| Pittsburgh, PA
May 24, 2013
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'Touched' by Jerry Sandusky with Kip Richeal
Coach tackles touching and ticklish facts of his life
Sunday, June 10, 2001
By Ray Fittipaldo, Post-Gazette Sports Writer
Sandusky writes equally of his time in and out of football. Most of his time away from the game is devoted to his family and his charitable foundation, the Second Mile, which serves underprivileged children. Interesting anecdotes from all aspects of his life are neatly packaged with the help of Kip Richeal, a 1987 Penn State graduate and former equipment manager for the football team.
Wading through some of the slower passages about his youth in the Tylerdale section of Washington is necessary background in order to gain an understanding of why Sandusky is so bent on helping children in need of direction through Second Mile.
Sandusky and his parents lived in the Brownson House recreation center for part of his childhood. His father, Art, quit his job to oversee the Brownson House for a modest wage because it was an opportunity to become a positive influence on children.
Once married, Sandusky and his wife, Dottie, adopted six children and took in six more foster children over the years. The youngest of his adopted children, Matthew, is a former Second Mile child who became more and more attached to the family, until he was adopted.
For the football fan, the self-deprecating Sandusky recounts many humorous tales from inside the coaches’ offices to the recruiting trail and offers some fine lessons on the inexact science of recruiting. For instance, how former Steelers Hall of Famer Jack Ham received the last scholarship one year and almost ended up at another school.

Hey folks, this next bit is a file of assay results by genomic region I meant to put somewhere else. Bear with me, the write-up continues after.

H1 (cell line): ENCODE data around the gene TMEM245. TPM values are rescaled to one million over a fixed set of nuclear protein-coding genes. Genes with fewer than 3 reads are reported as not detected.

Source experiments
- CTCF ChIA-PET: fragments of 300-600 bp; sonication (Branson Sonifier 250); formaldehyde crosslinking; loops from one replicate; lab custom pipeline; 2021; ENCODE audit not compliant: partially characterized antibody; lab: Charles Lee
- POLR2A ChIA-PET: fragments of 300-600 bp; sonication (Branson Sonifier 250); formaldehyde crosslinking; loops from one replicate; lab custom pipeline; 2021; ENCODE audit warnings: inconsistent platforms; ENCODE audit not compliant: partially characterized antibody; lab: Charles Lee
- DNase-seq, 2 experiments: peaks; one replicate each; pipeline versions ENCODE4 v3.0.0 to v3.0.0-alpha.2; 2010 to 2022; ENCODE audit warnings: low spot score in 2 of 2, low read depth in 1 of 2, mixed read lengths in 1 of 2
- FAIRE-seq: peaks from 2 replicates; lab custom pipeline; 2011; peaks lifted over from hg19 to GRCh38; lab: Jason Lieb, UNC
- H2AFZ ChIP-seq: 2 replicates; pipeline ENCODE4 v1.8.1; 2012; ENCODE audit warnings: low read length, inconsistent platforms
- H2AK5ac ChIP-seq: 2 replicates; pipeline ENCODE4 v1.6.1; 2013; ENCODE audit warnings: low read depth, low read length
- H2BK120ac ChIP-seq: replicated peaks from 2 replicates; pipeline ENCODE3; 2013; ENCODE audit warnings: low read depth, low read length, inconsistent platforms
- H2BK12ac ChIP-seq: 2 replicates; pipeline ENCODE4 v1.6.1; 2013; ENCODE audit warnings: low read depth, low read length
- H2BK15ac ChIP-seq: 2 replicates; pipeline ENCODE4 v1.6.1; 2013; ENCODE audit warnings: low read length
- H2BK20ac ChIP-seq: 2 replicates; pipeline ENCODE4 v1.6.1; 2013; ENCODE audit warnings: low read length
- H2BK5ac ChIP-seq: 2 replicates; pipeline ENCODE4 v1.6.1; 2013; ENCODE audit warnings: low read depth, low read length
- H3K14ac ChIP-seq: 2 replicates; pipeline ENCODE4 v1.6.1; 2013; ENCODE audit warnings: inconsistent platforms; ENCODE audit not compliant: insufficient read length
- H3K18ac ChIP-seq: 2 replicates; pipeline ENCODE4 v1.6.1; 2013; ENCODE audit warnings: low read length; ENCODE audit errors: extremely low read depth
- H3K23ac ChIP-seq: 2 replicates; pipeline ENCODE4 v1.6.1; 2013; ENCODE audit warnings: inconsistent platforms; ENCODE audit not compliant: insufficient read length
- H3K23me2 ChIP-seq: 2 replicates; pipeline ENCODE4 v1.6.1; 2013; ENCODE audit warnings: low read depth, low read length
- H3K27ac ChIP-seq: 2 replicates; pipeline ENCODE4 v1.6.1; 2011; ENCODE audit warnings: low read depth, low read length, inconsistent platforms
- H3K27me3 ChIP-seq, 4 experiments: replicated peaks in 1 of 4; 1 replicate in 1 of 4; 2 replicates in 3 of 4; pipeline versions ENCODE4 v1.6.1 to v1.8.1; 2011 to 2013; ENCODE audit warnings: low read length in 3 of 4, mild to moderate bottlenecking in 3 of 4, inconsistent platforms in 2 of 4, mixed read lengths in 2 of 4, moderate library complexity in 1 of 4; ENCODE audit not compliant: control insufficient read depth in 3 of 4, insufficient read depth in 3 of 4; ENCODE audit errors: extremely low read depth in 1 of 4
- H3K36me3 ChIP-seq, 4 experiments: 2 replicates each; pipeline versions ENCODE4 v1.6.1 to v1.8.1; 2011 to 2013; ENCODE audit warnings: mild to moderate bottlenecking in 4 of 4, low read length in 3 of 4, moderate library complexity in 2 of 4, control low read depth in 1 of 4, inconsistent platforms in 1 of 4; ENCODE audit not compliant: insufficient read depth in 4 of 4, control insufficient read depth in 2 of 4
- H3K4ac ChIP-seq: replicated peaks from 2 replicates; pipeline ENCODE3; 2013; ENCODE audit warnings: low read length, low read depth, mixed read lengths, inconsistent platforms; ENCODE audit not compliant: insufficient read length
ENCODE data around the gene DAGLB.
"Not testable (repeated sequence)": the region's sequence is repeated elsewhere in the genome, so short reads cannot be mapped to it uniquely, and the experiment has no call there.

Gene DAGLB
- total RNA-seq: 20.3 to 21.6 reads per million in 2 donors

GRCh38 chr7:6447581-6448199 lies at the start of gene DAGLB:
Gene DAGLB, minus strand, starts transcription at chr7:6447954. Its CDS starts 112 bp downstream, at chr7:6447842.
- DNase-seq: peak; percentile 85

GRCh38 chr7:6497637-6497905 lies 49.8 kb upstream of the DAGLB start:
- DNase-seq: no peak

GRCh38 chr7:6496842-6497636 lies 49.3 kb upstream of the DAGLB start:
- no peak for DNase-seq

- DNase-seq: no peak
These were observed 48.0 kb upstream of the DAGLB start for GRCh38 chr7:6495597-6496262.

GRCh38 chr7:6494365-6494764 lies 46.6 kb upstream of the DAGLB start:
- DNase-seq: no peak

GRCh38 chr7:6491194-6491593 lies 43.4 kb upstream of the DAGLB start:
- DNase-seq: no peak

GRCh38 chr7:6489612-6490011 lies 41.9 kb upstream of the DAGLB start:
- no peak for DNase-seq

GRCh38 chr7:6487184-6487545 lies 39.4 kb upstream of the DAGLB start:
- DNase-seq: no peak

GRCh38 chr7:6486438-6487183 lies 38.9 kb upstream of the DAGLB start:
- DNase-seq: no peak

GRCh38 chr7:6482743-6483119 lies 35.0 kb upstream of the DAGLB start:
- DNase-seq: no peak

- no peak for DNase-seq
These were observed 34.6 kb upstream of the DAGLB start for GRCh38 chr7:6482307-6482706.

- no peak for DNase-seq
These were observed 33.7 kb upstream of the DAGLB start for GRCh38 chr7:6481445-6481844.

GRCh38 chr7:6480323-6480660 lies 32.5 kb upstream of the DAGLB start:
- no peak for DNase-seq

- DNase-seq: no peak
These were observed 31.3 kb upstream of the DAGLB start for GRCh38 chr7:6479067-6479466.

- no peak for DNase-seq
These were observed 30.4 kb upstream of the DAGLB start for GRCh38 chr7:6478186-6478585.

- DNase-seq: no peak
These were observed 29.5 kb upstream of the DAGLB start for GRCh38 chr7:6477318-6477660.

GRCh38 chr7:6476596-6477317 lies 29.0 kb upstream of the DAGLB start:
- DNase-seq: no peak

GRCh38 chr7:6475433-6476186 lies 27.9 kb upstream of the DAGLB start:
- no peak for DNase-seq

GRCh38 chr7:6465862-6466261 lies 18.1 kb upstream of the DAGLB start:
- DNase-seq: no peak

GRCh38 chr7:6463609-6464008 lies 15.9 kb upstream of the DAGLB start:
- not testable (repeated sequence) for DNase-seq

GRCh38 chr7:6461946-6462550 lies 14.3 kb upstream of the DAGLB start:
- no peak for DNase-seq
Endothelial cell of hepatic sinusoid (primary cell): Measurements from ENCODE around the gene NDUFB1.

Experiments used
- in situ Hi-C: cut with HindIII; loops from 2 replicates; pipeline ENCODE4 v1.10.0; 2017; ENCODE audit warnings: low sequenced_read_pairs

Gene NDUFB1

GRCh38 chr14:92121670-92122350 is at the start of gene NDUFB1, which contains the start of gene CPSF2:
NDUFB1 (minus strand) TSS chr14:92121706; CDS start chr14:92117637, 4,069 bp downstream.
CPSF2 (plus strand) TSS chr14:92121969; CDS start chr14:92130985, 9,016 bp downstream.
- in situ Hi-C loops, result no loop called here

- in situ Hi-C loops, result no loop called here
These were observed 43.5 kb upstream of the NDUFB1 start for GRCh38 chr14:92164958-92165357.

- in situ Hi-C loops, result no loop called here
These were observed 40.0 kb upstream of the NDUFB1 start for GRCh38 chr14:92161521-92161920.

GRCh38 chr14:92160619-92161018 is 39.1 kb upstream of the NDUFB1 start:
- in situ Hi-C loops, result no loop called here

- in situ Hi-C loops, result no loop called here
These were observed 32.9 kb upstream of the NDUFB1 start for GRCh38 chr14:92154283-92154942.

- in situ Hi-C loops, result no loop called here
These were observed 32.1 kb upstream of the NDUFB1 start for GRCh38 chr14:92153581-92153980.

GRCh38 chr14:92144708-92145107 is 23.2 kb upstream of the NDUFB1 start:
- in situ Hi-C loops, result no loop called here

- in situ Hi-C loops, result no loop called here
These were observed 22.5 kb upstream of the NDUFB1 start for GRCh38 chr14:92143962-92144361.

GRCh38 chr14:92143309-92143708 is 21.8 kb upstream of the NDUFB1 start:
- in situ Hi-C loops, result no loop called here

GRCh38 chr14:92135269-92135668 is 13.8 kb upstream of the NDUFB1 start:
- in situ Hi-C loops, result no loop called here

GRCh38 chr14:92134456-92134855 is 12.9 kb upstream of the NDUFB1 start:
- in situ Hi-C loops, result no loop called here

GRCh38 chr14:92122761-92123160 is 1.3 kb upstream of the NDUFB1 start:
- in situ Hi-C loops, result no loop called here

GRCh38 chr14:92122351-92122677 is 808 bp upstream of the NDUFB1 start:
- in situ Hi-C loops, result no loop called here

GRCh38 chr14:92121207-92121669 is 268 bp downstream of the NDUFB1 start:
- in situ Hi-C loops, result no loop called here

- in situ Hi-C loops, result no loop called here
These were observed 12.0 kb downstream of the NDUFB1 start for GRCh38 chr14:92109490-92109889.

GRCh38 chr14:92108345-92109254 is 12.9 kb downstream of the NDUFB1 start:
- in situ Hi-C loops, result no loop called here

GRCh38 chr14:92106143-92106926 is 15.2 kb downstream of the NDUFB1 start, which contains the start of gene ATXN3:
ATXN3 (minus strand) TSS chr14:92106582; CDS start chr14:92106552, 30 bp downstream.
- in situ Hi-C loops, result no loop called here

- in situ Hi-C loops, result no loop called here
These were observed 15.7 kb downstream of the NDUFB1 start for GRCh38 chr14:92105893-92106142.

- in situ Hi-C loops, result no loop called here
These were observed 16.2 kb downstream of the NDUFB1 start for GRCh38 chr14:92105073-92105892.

Sandusky is at his best when he is storytelling, whether it be tales from his mischievous youth or his relationships with friends and coaches. You might laugh out loud when you read about the time he took a rather colorful Tyerdale character nicknamed “Jingles” on a recruiting trip with him to Uniontown High School. His recollections about former Penn State assistants Bob Phillips (Montour) and Joe Sarra (Belle Vernon) also provide excellent comic relief.
Sandusky doesn’t delve very deeply into game strategy or controversy, but he does stir the pot some near the end of the book, when he excruciatingly recalls having been talked out of a defense he wanted to call late in the game against Minnesota in his final season. Penn State lost, and the Nittany Lions’ hopes for a third national championship season were gone.
The book takes a poignant turn when Sandusky writes about his struggles to start Second Mile and some bad business deals that set him back.
By book’s end, it is difficult to distinguish whether Sandusky’s legacy will be as a successful, fun-loving football coach or as founder of the Second Mile.
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